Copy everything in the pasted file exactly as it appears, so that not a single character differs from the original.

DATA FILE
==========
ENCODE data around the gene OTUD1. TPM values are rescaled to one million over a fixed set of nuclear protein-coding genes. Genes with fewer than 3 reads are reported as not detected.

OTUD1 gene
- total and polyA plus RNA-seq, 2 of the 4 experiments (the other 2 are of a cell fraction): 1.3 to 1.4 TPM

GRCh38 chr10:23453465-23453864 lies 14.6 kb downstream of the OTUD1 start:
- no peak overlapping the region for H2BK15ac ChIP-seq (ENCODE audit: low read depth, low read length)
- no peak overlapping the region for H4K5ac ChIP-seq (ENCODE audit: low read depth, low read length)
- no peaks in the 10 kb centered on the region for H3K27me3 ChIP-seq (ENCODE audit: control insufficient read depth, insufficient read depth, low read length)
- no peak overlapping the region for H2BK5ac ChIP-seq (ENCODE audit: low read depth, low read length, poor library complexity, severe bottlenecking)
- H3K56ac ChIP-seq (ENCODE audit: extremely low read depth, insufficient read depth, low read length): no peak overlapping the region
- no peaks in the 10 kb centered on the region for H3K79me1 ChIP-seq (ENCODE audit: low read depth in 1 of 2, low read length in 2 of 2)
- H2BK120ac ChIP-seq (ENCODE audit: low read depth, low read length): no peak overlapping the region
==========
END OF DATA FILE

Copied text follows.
ENCODE data around the gene OTUD1. TPM values are rescaled to one million over a fixed set of nuclear protein-coding genes. Genes with fewer than 3 reads are reported as not detected.

OTUD1 gene
- total and polyA plus RNA-seq, 2 of the 4 experiments (the other 2 are of a cell fraction): 1.3 to 1.4 TPM

GRCh38 chr10:23453465-23453864 lies 14.6 kb downstream of the OTUD1 start:
- no peak overlapping the region for H2BK15ac ChIP-seq (ENCODE audit: low read depth, low read length)
- no peak overlapping the region for H4K5ac ChIP-seq (ENCODE audit: low read depth, low read length)
- no peaks in the 10 kb centered on the region for H3K27me3 ChIP-seq (ENCODE audit: control insufficient read depth, insufficient read depth, low read length)
- no peak overlapping the region for H2BK5ac ChIP-seq (ENCODE audit: low read depth, low read length, poor library complexity, severe bottlenecking)
- H3K56ac ChIP-seq (ENCODE audit: extremely low read depth, insufficient read depth, low read length): no peak overlapping the region
- no peaks in the 10 kb centered on the region for H3K79me1 ChIP-seq (ENCODE audit: low read depth in 1 of 2, low read length in 2 of 2)
- H2BK120ac ChIP-seq (ENCODE audit: low read depth, low read length): no peak overlapping the region